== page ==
Why the Tenant Needs To Do a KYC on the Landlord Too
The typical urban scenario used to be about a tenant doing the rounds, looking for reasonable accommodation—and then going through a rigorous know-your-tenant (KYT) pre-verification, police verifications and all sorts of post-signing fine print - including dealing with broker commissions as well as security deposits. This is probably still true, especially if the potential tenant is not clued up enough to use the various online tools that help him bypass many of the traps set up for him and save on brokerages and commissions. These can add up in some cities where the original brokers expect additional commission for renewing a lease agreement, every time.
 
However, following an update on the definition of non-resident Indians (NRIs) as applied to banks, taxation, and citizenship laws, among others, the know-your-landlord (KYL) acquires serious importance, as the tax deducted at source (TDS) rules of the income-tax (I-T) department lay the onus of adherence squarely on the tenant.
 
This requirement is regardless of the amount of rent, by any name, including security, paid to the landlord—if the landlord is an NRI, an overseas citizen of India (OCI), or a foreigner. The flat rate for the TDS is currently at 31.2%.
 
Those aspiring to be a tenant have several options today at their disposal, which include a surplus residential and commercial real estate on rent, lease or sale, in addition to professional property management services through banks or other institutions, and a relatively easy alternative of ready-to-move-in (RTM) real estate available on easy loan terms. This has, to a fair extent, reduced the trauma experienced by most of these people.
 
People looking for a three-bedroom apartment in a swanky part of town, for example, are pleasantly surprised to learn that taking a loan for a two-bedroom apartment near the same area is often a better idea from all points of view, including fiduciary when rents are compared to equated monthly instalments (EMIs).
 
But let us see what your responsibilities are, from the know-your-landlord-KYL adherences and compliances, some of them mandatory and some simple common sense, in case you still need to be a tenant, for whatever reason.
 
The most important part is to establish whether the entity you are paying rent to is actually the owner or the person with a right to let out the premises. That is reasonably easy in this day and age, from checking records online to asking the prospective landlord directly to discreet inquiries with the housing society.
 
As a matter of fact, many housing societies expect a tenant to be re-verified before any commitments, and the prospective tenants are entitled to the alternate re-verification of the landlord too.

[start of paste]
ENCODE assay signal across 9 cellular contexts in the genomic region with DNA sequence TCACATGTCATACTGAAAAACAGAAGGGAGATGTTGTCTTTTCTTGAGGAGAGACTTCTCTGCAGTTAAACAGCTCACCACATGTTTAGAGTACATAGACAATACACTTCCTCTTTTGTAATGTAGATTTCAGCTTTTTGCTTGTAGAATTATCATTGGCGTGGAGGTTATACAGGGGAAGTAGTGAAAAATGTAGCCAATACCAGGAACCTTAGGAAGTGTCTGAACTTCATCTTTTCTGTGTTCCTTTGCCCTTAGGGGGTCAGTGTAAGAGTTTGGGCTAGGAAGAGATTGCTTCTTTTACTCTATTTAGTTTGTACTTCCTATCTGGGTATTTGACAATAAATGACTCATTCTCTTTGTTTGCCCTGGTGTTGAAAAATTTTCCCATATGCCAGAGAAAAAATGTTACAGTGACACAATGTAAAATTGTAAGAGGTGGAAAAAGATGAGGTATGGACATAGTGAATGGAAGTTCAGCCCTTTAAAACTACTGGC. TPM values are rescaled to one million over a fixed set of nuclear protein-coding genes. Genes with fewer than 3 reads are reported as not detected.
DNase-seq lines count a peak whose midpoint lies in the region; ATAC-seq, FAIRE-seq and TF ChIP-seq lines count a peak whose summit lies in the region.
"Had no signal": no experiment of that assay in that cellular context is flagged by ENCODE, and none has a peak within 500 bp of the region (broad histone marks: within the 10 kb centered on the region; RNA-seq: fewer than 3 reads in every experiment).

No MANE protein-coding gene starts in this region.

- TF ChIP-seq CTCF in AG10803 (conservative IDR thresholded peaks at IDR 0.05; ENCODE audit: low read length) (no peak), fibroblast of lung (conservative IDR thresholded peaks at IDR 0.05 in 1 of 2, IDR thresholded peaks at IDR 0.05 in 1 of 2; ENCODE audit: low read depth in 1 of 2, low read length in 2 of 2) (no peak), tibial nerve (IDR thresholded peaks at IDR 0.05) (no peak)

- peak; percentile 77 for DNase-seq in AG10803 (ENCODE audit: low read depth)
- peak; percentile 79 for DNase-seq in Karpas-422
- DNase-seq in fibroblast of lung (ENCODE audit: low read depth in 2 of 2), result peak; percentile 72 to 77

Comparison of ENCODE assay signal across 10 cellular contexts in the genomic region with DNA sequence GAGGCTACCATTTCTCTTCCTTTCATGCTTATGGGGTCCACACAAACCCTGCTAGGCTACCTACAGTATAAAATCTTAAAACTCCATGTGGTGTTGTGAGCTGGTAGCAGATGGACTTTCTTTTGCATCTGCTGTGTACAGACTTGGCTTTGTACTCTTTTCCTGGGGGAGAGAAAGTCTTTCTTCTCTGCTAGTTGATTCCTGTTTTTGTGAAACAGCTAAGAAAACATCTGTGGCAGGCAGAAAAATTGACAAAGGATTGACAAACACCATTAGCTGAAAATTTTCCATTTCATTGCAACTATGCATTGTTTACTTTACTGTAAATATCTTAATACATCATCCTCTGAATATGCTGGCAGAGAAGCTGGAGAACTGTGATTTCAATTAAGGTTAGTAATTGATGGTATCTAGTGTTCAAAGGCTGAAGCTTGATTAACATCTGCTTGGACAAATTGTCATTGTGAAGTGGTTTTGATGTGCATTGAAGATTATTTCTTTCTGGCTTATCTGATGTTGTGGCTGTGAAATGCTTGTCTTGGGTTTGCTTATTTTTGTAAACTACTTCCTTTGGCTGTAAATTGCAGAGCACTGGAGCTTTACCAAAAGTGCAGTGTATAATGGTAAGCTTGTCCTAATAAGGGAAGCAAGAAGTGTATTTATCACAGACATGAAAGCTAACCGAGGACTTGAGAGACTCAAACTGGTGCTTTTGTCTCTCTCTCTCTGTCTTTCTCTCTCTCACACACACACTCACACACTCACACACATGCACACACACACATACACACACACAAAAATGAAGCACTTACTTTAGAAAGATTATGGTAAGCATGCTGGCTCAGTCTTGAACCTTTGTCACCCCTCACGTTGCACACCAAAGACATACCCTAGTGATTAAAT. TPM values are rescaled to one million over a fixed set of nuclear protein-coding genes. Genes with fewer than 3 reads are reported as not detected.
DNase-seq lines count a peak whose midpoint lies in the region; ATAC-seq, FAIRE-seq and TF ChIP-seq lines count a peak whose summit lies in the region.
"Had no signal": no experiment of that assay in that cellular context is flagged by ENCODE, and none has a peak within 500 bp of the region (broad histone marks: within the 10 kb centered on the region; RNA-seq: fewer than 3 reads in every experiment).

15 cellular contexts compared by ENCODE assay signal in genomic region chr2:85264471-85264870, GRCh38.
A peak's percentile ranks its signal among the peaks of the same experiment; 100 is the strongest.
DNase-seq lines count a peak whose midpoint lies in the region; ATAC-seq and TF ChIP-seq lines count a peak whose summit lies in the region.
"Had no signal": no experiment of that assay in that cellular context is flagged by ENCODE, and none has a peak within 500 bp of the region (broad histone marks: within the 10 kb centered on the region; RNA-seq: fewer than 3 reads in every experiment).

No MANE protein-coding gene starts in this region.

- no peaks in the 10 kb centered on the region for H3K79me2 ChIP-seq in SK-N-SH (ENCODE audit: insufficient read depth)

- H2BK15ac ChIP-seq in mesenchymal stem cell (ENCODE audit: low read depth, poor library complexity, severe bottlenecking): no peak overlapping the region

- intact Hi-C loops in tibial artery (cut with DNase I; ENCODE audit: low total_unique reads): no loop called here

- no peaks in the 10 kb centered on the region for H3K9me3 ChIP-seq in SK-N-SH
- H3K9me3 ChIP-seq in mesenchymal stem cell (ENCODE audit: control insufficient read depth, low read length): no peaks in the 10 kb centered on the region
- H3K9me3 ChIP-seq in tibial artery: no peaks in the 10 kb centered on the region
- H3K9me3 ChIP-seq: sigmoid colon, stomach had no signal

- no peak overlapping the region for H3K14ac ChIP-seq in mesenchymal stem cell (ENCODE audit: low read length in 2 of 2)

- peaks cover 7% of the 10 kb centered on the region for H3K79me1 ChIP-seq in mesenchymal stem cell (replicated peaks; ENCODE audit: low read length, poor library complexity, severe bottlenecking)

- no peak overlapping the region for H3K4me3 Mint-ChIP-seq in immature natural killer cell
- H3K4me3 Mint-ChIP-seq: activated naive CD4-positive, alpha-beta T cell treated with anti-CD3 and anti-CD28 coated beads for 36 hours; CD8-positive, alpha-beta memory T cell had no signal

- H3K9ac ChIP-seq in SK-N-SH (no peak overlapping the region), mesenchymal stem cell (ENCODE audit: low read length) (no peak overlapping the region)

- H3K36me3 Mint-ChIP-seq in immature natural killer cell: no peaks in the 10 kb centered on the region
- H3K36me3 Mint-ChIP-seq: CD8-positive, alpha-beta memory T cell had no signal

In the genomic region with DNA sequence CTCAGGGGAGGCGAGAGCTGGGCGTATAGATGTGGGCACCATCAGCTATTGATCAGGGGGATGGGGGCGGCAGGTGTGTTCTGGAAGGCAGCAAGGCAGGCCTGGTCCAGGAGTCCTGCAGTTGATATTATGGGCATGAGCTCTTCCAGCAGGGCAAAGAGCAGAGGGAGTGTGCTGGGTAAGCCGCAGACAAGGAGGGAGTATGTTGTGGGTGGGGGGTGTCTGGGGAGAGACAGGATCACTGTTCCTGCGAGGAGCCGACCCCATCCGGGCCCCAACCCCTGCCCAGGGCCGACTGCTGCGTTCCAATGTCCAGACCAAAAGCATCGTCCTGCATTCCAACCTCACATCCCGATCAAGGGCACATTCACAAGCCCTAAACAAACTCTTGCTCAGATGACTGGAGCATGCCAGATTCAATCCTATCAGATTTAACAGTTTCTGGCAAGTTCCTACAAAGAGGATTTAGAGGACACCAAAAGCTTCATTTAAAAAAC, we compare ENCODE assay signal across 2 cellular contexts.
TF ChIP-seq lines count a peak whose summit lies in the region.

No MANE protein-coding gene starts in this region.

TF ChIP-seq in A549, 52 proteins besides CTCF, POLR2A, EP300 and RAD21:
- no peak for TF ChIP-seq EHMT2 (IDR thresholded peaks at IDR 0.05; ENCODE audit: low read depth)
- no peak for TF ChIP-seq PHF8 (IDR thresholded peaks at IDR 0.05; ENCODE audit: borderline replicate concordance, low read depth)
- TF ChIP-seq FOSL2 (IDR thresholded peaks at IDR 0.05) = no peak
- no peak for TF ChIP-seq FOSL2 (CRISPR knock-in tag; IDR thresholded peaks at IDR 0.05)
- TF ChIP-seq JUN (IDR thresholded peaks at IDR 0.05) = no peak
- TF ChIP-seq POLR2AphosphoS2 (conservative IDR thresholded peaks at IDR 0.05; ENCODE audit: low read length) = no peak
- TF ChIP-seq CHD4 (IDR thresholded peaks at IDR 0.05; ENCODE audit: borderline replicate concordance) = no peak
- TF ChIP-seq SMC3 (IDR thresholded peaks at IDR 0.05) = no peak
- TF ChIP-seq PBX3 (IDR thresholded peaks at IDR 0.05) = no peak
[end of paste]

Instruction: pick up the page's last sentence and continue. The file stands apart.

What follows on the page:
The next equally and, probably, more important fact-check pertains to the tax status of the person or entity accepting the rent. Here please refer to the answer provided to a question at Moneylife Foundation’s Tax Helpline (it is now closed) - “when any person makes a payment to a non-resident, the payer has to deduct tax at source compulsorily if the amount being paid contains any income that is chargeable to tax in India in the hands of that non-resident. You will need to deduct TDS at a rate of 30% from payments made to a non-resident brother under section 195 of the I-T Act.”
 
Suppose the landlord or the person accepting the rent is a resident Indian. In that case, the TDS is covered by different levels and exemptions, as amended from time to time and with separate provisions for residential, commercial or other categories.
 
However, suppose the landlord or person accepting the rent is an NRI (Indian citizen) or an overseas citizen of India-OCI (foreigner or foreign citizen). In that case, there are no exemptions – around 31.2% tax has to be deducted as TDS on all payments made by the tenant, known by any name—rent, security deposit, lease or whatever else—for any and all amounts. (This does not include utilities or maintenance, for example, it is paid directly to another domestic entity.)
 
It is essential also to be aware of this gazette notification dated 4 March 2021 which defines NRI and OCI as a foreigner clearly from the income-tax point of view and the citizenship and obligations.
 
Therefore, it is incumbent on the tenant to do the landlord’s due diligence to establish whether the said landlord is a resident Indian citizen or a non-resident Indian or foreigner. The onus and penalties of not adhering to this, for any amount, are at the door of the tenant.
 
How do you find out the tax or citizenship status of a landlord?
1) Insist on it being part of the draft agreement before it becomes an agreement, and get a copy of the landlord’s permanent account number (PAN) card on record.
2) Ensure that the NRI-foreigner landlord is on the same page as you during the deal.
3) The landlord should understand and agree in advance that the tenant will also have to deduct tax at source from the security deposit. Still, the tenant will be entitled to a full security refund.  This understanding must be documented.
 
Seek guidance from not just your trusted accounts and finance persons, but also directly from the I-T department - and do be aware that there may be a good number of NRIs and foreigners who were issued PAN numbers when they were resident Indians but may not have updated their PAN status for which there is a form 49AA.
 
The above has been issued without prejudice, without liability, and in good faith. Personally, I find it easier and better to look for a domestic resident Indian landlord in the first place, for multiple reasons.
 
(Veeresh Malik is an activist from Delhi, who continues to explore several things in life.)
 
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